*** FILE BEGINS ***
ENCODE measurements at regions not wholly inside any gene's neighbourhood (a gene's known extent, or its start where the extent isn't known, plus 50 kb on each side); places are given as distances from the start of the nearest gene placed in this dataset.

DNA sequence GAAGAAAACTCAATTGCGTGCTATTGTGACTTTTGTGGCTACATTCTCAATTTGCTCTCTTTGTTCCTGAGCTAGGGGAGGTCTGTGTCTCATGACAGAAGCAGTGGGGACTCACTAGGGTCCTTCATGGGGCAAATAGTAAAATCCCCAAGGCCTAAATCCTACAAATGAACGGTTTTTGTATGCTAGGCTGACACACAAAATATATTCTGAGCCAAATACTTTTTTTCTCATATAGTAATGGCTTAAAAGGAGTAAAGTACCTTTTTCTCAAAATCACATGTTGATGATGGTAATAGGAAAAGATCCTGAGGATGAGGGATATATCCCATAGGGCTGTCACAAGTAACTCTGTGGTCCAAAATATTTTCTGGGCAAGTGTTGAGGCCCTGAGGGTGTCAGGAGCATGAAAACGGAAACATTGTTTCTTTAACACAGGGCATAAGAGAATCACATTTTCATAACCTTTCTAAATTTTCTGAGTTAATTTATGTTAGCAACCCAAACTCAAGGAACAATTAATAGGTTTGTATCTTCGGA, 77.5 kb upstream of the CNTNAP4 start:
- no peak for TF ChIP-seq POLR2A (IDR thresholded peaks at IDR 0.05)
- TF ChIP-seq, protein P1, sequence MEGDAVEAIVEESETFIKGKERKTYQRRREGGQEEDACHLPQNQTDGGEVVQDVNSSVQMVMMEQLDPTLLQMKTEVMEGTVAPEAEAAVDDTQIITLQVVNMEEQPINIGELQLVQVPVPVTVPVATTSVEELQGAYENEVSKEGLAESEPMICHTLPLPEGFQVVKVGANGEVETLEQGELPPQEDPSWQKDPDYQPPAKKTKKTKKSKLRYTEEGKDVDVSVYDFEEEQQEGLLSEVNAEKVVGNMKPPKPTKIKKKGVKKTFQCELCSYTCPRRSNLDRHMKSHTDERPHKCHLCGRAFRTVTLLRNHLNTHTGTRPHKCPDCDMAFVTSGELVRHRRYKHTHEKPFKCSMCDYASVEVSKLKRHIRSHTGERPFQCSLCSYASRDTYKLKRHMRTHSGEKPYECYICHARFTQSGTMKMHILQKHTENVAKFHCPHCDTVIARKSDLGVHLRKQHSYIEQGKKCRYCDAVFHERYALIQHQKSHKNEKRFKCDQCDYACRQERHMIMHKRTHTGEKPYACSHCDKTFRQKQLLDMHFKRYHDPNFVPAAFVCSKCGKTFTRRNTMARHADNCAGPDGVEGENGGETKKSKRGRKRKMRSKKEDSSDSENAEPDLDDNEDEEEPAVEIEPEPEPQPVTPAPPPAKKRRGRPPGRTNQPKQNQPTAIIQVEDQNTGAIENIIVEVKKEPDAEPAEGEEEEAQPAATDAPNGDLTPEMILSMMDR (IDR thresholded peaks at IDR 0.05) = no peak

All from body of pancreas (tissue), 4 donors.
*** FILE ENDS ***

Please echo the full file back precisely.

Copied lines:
ENCODE measurements at regions not wholly inside any gene's neighbourhood (a gene's known extent, or its start where the extent isn't known, plus 50 kb on each side); places are given as distances from the start of the nearest gene placed in this dataset.

DNA sequence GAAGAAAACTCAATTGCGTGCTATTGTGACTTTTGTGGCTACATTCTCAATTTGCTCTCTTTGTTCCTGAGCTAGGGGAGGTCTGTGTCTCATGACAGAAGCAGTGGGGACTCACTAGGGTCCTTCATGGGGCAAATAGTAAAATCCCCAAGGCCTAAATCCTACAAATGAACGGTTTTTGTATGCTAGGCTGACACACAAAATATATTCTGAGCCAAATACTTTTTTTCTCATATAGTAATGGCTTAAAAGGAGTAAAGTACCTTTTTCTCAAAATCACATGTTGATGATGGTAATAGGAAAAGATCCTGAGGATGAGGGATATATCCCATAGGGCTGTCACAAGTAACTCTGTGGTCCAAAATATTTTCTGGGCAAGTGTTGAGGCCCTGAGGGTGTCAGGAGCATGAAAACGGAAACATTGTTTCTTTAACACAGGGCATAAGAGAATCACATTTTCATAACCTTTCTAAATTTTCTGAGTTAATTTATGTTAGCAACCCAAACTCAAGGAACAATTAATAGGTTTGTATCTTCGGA, 77.5 kb upstream of the CNTNAP4 start:
- no peak for TF ChIP-seq POLR2A (IDR thresholded peaks at IDR 0.05)
- TF ChIP-seq, protein P1, sequence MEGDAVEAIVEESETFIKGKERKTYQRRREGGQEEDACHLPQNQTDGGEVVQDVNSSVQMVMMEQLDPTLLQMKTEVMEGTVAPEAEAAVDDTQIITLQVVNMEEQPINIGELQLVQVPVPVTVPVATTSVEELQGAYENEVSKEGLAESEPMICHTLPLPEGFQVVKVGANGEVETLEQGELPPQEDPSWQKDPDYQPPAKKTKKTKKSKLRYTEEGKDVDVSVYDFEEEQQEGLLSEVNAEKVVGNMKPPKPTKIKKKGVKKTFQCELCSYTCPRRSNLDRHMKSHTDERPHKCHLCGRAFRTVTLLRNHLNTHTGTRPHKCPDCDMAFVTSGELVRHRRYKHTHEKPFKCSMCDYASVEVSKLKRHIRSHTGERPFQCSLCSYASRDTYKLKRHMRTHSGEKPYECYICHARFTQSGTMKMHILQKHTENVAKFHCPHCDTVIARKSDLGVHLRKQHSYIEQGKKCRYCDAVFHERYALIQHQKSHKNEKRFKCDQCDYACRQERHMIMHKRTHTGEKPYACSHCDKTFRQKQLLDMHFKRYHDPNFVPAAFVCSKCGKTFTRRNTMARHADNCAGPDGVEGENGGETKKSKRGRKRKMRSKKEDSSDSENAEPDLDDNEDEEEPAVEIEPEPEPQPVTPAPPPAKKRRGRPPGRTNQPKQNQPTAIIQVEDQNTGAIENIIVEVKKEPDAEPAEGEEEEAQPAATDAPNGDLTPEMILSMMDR (IDR thresholded peaks at IDR 0.05) = no peak

All from body of pancreas (tissue), 4 donors.